What is frustrating about these cute articles about quaint little houses and the adorable little old ladies and gents who maintain them, is they leave the impression that history just happens, and is just out there free for the telling of a good story. There is little or no discussion, other than references to noble old timers who "donated" money to keep a building at one time, of the actual costs and effort involved. Just telling grandpa Jack's story about how the "injuns" came and burnt the barn down is only one part of an area's history, and is dubious, since the barn was never near any hostilities. But this type of story is frequently the one told. Actual "history" includes indepth research that takes time, and only a handful of really generous volunteers can afford to spend it. Even fewer are trained and know how to do it well. So that leaves the grunt work to specialists to do the kind of tedious work that is necessary to try to get the story of an area as right as possible, to keep precious old time objects in one piece, to tell the stories so that eveyone can relate to them, details aren't left out, the exhibit isn't just propogating local myths, or even to make sure an important piece of history doesn't get whacked by the new shopping mall because no one remembered it was there! That part is always glossed over.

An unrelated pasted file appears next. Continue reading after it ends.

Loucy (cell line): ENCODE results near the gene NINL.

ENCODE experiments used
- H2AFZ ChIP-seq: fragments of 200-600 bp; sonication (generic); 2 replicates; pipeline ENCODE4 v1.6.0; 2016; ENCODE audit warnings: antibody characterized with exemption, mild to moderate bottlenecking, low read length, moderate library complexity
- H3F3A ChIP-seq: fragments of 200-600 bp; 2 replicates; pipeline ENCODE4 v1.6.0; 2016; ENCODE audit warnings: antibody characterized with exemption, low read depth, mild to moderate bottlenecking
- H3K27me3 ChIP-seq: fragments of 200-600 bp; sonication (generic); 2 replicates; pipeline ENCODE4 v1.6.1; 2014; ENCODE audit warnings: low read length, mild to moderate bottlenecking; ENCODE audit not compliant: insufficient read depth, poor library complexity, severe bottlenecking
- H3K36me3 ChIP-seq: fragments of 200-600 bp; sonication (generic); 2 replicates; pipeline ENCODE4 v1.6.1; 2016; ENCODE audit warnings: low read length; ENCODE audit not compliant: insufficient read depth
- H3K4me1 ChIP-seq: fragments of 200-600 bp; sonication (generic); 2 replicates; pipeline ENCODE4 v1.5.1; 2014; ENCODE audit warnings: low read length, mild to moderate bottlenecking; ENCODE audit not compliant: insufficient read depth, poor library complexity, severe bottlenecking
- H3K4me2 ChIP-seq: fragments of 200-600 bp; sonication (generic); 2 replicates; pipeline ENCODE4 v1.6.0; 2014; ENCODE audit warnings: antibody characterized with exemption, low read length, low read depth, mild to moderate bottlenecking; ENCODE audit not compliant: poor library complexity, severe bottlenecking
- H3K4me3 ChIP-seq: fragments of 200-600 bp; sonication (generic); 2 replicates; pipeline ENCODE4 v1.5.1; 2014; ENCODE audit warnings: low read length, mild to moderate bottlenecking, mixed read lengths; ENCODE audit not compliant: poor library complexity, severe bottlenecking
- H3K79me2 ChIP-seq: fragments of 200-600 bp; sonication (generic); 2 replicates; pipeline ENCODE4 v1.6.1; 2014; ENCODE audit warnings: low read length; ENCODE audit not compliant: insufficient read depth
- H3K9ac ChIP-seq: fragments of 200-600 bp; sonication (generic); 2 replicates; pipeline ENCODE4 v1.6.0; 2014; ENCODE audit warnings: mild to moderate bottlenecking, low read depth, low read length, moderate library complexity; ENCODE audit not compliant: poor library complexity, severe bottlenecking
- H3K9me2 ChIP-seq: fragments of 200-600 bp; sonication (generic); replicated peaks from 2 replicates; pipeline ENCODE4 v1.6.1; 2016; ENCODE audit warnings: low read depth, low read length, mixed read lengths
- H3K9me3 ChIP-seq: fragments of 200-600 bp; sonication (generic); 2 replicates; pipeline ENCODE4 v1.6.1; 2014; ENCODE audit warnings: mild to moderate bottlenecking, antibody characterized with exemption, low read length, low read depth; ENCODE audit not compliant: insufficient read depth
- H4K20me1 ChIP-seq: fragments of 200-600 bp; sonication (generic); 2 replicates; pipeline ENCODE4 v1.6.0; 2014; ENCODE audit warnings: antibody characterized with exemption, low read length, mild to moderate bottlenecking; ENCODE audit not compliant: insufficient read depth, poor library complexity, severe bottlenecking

1
0
northbordersDec. 14, 1010:30 AM

Eterrell, I appreciate your comment. I am working on a masters in history, specifically economic and environmental history. Most don't have a real understanding of the in depth research required for the accurate and balanced study of history, which is why I have to read 30 books a semester for two classes, plus write. I also appreciate your note of the history getting whacked by the shopping mall. Environmental and economic history is all a part of this.

1
0
vikesgal69Dec. 14, 10 2:07 PM

To Eterrell: Actually, a high majority of those at the county level are paid staff with degrees (usually BAs and MAs) in History, Public History, Museum Studies, Non-Profit Management, American Studies and/or Business. I happen to work at one of those "cute" little places you mentioned and both my director and myself have Master's Degrees.